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Six stratigraphic intervals, representing one-third of Phanerozoic time, contain petroleum source rocks that have provided more than 90% of the world's discovered original reserves of oil and gas (in barrels of oil equivalent). The six intervals are (1) Silurian (generated 9% of the world's reserves), (2) Upper Devonian-Tournaisian (8% of reserves), (3) Pennsylvanian-Lower Permian (8% of reserves), (4) Upper Jurassic (25% of reserves), (5) middle Cretaceous (29% of reserves), and (6) Oligocene-Miocene (12.5% of reserves). This uneven distribution of source rocks in time displays no obvious cyclicity and the factors that controlled the formation of source rocks vary from interval to interval.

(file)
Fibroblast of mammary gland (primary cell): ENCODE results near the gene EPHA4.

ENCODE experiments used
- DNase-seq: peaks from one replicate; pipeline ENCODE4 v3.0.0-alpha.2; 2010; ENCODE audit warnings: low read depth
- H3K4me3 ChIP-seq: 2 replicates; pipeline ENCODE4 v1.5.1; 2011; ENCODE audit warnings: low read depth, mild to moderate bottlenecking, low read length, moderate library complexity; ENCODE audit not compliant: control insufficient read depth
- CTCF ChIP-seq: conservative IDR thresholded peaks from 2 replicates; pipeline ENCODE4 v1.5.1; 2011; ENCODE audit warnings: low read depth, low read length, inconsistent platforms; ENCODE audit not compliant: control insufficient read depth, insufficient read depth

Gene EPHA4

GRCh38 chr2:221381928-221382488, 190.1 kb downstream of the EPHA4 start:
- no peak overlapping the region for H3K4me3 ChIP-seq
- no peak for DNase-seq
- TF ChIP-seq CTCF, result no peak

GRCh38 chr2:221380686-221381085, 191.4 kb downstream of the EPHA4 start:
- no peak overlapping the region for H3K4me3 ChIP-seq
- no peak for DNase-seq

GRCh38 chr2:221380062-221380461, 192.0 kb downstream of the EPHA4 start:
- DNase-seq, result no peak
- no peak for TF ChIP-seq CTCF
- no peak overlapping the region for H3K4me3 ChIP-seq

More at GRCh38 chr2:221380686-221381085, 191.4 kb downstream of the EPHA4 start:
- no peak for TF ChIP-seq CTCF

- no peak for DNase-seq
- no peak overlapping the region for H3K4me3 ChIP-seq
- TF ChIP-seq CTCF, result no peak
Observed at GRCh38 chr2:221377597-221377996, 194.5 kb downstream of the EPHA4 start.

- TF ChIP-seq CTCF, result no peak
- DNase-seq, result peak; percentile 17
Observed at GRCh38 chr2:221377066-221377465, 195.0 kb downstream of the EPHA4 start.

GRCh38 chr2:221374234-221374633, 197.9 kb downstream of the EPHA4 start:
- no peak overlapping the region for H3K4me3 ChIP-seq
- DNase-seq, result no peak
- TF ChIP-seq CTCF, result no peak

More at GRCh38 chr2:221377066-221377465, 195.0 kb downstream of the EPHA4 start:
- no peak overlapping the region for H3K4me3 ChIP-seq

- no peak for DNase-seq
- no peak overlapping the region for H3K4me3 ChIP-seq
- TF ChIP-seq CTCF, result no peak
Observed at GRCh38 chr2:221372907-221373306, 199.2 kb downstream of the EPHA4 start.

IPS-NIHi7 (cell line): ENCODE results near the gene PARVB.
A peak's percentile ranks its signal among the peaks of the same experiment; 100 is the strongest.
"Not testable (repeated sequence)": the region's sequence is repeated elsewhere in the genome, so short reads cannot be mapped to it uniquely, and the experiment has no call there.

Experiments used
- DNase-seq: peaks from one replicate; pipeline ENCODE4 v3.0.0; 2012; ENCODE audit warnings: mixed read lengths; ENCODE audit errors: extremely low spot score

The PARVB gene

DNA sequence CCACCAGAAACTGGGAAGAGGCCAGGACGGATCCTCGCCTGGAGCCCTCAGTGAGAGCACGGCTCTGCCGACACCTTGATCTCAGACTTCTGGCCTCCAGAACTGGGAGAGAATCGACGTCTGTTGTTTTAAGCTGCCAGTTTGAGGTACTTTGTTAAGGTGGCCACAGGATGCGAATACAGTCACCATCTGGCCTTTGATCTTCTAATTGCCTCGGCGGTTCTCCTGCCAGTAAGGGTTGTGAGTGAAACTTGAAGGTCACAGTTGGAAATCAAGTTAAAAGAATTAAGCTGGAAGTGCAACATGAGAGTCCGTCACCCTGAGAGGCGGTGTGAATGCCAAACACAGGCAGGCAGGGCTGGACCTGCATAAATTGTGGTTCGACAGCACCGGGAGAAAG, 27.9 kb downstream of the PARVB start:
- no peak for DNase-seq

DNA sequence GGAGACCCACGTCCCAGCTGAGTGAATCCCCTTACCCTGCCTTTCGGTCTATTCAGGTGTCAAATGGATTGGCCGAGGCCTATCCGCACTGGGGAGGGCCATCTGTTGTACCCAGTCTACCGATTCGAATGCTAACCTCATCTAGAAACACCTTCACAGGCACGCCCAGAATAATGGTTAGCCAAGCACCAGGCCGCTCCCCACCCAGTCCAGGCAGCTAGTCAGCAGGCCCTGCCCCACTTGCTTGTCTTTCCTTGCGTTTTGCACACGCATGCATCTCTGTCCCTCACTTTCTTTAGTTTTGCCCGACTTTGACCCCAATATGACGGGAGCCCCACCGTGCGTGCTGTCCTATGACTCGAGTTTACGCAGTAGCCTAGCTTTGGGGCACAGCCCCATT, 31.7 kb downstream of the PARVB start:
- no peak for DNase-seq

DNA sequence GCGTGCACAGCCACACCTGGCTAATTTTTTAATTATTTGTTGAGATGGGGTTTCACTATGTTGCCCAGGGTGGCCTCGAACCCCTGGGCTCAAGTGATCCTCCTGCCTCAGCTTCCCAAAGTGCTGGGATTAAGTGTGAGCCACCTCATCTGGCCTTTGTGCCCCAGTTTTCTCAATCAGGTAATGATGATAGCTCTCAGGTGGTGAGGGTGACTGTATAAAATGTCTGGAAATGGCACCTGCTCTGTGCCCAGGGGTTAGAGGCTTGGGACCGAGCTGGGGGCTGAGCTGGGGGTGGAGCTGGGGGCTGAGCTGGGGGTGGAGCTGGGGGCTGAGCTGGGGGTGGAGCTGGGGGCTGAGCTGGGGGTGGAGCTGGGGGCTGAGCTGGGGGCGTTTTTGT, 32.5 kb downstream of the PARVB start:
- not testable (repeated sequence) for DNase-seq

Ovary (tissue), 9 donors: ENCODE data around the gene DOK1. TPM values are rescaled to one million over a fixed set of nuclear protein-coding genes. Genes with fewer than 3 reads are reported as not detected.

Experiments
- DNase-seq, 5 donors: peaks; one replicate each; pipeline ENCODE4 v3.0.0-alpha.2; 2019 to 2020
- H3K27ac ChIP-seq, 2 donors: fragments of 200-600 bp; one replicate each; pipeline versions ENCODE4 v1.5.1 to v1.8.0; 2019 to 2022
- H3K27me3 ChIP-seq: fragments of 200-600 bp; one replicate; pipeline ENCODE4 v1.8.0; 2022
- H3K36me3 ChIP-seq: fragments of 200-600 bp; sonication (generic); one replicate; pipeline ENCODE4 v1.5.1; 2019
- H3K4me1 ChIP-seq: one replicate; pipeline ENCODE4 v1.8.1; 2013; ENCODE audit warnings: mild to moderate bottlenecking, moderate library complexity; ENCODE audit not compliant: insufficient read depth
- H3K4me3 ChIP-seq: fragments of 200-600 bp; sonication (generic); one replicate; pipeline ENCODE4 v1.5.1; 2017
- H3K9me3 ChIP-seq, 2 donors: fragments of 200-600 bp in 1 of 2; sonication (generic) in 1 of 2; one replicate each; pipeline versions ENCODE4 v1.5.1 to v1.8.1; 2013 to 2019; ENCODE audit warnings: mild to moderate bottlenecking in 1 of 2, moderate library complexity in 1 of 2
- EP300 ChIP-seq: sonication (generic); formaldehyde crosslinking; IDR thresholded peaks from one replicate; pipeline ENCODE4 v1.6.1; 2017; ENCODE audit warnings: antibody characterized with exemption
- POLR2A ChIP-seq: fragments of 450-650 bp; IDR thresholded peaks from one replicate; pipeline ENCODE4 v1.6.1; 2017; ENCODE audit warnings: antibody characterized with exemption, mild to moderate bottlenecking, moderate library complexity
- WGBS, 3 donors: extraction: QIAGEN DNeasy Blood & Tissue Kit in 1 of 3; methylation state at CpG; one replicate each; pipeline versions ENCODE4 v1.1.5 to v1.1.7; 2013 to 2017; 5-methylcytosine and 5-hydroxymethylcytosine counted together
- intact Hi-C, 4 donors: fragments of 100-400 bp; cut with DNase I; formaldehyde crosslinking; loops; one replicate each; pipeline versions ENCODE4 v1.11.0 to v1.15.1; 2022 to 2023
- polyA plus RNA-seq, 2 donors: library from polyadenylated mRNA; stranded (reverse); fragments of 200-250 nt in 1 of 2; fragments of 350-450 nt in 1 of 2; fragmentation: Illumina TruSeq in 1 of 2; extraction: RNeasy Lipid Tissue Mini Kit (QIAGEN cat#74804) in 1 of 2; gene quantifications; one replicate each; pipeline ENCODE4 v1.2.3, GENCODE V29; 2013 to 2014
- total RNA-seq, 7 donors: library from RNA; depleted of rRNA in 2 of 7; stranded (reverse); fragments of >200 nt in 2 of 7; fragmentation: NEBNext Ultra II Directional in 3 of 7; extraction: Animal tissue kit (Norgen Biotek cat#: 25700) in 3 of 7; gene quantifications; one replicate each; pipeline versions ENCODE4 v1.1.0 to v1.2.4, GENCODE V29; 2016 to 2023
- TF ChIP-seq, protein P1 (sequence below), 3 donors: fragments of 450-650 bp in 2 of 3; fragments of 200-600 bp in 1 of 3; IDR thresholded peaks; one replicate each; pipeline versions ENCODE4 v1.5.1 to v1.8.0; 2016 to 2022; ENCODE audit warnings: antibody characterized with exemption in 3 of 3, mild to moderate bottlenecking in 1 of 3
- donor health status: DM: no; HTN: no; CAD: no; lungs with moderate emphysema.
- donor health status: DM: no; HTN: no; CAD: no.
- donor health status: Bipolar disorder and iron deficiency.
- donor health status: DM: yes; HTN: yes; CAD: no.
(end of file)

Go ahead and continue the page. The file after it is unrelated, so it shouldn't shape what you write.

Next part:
Maps that show facies, structural forms, and petroleum source rocks were prepared for this study. Analysis of the maps indicates that several primary factors controlled the areal distribution of source rocks, their geochemical type, and their effectiveness (i.e., the amounts of discovered original conventionally recoverable reserves of oil and gas generated by these rocks). These factors are geologic age, paleolatitude of the depositional areas, structural forms in which the deposition of source rocks occurred, and the evolution of biota. The maturation time of these source rocks demonstrates that the majority of discovered oil and gas is very young; almost 70% of the world's original reserves of oil and gas has been generated since the Coniacian, and nearly 50% of the world's petrole m has been generated and trapped since the Oligocene. The term "petroleum" as used in this study includes oil, gas-condensate, and gas, but does not include bitumen and other solid and semisolid oil derivatives.
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